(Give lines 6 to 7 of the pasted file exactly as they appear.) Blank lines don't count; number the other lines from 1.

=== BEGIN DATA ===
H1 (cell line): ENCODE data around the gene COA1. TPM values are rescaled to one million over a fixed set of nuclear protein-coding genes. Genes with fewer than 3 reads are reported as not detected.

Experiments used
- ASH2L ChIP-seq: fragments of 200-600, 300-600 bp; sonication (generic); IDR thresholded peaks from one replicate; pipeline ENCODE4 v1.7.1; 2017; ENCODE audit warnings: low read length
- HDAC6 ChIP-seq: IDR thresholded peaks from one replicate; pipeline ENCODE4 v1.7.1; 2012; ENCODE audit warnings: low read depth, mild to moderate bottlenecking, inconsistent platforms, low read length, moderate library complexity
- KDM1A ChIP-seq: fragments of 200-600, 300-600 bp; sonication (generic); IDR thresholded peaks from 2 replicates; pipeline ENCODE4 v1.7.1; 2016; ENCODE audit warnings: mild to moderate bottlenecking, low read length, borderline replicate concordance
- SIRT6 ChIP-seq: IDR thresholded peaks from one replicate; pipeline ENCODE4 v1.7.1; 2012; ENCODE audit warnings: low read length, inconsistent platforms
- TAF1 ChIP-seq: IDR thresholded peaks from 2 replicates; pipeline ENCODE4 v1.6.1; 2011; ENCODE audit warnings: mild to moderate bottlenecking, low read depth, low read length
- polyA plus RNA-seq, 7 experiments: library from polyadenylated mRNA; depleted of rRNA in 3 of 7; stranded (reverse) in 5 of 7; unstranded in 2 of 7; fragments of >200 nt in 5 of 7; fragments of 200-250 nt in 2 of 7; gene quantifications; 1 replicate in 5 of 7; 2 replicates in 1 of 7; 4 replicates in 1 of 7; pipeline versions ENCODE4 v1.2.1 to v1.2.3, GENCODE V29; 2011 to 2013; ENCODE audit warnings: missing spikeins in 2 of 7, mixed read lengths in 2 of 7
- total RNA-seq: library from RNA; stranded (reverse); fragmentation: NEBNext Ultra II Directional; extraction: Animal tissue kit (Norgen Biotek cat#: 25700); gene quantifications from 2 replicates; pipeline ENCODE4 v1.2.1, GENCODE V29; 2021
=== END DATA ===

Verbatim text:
- SIRT6 ChIP-seq: IDR thresholded peaks from one replicate; pipeline ENCODE4 v1.7.1; 2012; ENCODE audit warnings: low read length, inconsistent platforms
- TAF1 ChIP-seq: IDR thresholded peaks from 2 replicates; pipeline ENCODE4 v1.6.1; 2011; ENCODE audit warnings: mild to moderate bottlenecking, low read depth, low read length